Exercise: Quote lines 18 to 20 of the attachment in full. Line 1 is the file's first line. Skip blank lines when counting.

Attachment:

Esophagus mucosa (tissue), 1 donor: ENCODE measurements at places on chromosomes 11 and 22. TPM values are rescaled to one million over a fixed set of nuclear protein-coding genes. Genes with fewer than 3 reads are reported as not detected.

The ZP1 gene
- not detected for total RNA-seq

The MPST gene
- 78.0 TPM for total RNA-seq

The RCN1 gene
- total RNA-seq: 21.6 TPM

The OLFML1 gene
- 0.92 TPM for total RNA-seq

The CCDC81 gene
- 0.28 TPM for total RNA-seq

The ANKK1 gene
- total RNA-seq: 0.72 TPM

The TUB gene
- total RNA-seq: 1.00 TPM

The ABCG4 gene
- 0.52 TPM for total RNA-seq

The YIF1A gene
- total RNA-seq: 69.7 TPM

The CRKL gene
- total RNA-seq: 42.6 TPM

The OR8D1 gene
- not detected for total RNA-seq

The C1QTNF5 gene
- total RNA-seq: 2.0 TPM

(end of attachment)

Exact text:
The YIF1A gene
- total RNA-seq: 69.7 TPM

The CRKL gene